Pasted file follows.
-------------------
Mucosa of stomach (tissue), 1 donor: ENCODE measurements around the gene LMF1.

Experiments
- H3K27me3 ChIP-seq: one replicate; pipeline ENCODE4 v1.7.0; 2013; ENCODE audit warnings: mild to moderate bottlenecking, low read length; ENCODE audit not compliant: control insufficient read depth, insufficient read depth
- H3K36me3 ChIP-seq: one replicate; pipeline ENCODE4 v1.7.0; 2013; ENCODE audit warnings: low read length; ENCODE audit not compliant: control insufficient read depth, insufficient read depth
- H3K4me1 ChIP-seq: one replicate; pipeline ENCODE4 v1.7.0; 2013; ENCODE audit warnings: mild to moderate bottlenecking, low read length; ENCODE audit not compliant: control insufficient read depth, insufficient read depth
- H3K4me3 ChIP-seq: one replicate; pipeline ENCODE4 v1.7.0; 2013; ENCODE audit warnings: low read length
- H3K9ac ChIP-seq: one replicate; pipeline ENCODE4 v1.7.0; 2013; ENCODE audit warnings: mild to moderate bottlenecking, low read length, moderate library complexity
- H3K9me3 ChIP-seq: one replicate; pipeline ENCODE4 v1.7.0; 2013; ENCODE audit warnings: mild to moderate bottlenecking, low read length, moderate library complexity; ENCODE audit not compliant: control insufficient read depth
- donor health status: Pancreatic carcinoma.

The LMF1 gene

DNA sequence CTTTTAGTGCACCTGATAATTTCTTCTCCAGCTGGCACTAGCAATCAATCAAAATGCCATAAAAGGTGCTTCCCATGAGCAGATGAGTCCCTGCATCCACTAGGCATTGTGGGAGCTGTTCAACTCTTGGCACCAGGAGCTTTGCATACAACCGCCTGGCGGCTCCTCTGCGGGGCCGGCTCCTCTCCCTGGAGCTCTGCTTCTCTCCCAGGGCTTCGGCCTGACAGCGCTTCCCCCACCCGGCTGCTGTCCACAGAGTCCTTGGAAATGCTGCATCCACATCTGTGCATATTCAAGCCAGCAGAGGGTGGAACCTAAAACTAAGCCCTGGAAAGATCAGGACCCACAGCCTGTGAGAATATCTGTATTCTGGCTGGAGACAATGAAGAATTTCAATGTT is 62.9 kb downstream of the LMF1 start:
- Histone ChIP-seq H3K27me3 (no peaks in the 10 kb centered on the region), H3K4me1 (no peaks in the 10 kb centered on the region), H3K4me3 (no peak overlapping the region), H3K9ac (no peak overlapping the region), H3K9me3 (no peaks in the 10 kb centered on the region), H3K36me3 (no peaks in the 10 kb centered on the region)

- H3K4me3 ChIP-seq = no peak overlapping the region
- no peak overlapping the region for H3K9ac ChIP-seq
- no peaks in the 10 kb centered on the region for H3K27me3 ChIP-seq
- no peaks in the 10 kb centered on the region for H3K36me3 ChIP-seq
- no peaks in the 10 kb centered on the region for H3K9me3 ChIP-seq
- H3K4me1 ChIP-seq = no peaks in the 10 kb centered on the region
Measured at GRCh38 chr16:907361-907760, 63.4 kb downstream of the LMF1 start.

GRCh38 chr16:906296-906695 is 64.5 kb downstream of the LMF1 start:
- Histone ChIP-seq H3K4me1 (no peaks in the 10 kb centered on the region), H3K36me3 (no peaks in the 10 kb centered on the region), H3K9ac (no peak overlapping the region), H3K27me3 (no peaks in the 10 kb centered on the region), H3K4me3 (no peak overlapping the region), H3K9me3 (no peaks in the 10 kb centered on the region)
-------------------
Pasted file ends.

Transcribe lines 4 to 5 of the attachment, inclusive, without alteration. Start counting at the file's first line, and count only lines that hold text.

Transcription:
- H3K36me3 ChIP-seq: one replicate; pipeline ENCODE4 v1.7.0; 2013; ENCODE audit warnings: low read length; ENCODE audit not compliant: control insufficient read depth, insufficient read depth
- H3K4me1 ChIP-seq: one replicate; pipeline ENCODE4 v1.7.0; 2013; ENCODE audit warnings: mild to moderate bottlenecking, low read length; ENCODE audit not compliant: control insufficient read depth, insufficient read depth